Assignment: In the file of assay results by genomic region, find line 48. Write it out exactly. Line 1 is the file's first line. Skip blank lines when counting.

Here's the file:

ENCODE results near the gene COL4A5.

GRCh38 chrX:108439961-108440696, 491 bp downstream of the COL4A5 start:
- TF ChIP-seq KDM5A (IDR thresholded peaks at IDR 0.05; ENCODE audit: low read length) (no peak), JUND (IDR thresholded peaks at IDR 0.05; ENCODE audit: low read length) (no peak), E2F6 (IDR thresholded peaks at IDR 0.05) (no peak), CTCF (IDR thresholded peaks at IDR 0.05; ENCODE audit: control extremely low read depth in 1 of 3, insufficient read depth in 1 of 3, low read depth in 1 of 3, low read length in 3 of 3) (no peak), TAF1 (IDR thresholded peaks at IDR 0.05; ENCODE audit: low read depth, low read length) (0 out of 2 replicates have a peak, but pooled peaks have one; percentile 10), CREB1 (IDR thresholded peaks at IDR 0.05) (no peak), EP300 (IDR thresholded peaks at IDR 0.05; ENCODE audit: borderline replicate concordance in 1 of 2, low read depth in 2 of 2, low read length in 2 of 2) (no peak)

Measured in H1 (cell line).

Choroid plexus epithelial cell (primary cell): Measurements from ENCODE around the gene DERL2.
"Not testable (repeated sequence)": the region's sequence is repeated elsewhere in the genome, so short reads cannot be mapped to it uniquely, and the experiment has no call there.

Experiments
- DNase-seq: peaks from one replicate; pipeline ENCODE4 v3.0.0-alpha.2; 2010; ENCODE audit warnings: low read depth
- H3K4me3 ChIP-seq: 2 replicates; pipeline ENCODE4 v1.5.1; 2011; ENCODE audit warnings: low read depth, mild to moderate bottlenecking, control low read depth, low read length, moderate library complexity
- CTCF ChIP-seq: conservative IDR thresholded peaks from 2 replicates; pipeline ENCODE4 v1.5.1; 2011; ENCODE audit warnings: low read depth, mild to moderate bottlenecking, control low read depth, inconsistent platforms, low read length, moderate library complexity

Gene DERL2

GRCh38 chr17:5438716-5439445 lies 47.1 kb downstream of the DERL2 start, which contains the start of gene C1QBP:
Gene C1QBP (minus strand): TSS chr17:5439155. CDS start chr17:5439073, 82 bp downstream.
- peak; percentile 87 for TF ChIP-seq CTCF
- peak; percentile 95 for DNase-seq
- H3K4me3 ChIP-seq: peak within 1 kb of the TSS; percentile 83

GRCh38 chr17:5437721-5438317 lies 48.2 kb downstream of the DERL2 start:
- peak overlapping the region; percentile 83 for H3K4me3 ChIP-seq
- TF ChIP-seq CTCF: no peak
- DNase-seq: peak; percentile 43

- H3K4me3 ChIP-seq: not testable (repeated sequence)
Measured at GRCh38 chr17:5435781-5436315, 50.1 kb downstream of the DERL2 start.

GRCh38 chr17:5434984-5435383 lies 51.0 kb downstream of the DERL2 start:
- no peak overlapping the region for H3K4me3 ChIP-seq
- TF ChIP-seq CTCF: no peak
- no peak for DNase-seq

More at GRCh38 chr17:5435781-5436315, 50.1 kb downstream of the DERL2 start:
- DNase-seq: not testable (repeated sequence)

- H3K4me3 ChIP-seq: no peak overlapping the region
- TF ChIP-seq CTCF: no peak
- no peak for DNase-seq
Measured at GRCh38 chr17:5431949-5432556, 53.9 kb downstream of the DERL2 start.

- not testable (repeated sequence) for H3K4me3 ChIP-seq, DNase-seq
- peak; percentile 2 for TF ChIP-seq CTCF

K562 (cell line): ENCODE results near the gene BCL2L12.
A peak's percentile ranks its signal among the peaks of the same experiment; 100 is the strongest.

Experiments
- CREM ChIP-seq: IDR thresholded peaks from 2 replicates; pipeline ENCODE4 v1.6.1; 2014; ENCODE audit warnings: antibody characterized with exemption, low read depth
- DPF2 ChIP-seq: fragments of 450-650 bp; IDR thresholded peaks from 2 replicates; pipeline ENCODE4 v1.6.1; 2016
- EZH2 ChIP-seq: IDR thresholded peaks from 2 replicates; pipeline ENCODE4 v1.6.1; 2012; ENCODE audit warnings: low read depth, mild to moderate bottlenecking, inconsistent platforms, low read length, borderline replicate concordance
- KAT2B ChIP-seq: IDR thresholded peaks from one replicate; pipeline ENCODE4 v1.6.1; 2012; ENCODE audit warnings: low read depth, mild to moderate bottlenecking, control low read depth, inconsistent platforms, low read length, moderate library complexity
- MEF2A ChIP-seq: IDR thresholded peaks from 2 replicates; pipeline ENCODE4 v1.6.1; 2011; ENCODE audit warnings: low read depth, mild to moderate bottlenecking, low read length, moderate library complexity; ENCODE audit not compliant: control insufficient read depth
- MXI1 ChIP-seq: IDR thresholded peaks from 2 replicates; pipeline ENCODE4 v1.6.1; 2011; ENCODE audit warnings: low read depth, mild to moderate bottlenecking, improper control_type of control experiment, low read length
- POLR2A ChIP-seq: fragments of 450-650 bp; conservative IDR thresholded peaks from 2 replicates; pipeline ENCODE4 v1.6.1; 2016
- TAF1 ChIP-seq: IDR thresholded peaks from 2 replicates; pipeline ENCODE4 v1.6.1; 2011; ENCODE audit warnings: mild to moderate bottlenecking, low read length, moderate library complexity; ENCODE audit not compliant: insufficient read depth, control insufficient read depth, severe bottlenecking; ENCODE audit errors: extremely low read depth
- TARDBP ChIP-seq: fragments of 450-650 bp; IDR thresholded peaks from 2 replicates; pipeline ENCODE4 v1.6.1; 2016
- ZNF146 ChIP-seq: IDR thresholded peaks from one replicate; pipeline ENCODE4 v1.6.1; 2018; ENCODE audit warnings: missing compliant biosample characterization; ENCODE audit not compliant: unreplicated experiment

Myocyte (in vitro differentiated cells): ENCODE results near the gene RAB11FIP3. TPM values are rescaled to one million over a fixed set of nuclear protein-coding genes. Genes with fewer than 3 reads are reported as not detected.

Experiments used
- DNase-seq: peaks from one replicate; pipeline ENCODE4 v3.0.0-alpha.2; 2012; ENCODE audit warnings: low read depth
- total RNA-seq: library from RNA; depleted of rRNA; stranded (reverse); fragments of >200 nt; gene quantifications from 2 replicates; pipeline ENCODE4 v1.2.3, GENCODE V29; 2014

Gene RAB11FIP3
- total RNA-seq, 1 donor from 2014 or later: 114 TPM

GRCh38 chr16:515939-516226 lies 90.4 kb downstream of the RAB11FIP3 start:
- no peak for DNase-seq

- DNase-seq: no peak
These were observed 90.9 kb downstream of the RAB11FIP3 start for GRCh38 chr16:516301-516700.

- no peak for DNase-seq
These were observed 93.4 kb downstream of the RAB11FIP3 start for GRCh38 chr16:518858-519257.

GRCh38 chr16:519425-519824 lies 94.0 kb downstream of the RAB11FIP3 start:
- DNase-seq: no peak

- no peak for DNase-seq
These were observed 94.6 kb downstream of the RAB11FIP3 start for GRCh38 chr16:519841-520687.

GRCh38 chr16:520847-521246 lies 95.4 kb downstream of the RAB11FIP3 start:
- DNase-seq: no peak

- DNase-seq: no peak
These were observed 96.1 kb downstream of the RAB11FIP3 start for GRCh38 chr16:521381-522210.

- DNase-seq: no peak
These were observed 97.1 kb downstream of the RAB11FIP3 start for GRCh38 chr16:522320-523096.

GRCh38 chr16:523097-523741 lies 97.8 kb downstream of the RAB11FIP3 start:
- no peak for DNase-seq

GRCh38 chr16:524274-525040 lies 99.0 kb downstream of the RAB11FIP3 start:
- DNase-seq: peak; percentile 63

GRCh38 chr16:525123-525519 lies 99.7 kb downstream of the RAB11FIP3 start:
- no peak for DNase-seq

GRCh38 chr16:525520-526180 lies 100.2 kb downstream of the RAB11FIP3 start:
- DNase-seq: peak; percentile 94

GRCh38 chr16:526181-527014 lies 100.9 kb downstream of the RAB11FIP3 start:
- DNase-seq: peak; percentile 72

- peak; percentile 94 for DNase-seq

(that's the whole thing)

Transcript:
Myocyte (in vitro differentiated cells): ENCODE results near the gene RAB11FIP3. TPM values are rescaled to one million over a fixed set of nuclear protein-coding genes. Genes with fewer than 3 reads are reported as not detected.